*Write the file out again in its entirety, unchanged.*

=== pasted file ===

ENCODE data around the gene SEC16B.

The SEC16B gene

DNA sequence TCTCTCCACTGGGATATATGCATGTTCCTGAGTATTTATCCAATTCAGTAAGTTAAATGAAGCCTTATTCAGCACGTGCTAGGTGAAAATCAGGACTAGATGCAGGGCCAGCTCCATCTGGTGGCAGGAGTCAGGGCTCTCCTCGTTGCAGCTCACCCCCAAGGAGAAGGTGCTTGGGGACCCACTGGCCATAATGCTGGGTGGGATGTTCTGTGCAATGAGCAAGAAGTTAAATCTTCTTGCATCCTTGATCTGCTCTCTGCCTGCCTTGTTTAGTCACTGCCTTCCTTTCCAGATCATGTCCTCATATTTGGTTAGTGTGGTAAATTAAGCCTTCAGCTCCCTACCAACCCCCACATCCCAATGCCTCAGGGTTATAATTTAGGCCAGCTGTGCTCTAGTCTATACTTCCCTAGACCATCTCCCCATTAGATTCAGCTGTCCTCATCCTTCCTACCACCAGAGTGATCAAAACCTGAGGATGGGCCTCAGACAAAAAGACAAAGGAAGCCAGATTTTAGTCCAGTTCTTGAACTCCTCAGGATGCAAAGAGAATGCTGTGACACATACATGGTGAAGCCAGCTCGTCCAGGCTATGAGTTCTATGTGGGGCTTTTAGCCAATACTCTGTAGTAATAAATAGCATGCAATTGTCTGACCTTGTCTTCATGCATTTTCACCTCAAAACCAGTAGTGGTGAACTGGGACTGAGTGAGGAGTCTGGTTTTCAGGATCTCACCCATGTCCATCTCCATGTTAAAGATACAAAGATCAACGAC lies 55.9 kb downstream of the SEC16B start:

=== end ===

ENCODE data around the gene SEC16B.

The SEC16B gene

DNA sequence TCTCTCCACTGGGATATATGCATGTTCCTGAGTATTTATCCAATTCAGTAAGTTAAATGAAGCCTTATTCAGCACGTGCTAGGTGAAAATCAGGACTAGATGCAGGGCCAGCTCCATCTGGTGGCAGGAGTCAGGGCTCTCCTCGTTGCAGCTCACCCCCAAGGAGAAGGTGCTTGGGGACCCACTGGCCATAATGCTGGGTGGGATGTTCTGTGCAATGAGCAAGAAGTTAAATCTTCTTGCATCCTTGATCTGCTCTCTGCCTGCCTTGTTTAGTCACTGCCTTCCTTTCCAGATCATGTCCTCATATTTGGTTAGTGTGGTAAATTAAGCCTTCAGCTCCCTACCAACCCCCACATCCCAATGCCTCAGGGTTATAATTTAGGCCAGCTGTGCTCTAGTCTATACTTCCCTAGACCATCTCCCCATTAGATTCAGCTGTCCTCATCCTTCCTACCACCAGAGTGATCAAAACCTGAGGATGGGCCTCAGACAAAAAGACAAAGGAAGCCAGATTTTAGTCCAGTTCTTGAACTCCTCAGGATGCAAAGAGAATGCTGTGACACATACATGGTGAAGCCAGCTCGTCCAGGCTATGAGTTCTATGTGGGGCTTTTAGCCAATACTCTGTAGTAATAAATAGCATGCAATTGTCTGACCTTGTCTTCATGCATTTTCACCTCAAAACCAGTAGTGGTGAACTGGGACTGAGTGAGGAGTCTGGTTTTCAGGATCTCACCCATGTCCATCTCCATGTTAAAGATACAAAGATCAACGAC lies 55.9 kb downstream of the SEC16B start: